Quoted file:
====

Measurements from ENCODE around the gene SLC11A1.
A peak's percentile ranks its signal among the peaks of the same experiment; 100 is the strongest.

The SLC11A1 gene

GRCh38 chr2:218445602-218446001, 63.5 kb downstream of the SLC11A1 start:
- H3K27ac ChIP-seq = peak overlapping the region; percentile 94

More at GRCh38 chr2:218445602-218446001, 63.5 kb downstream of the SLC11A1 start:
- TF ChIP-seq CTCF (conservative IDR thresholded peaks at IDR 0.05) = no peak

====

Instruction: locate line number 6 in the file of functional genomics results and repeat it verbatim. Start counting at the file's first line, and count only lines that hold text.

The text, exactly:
More at GRCh38 chr2:218445602-218446001, 63.5 kb downstream of the SLC11A1 start: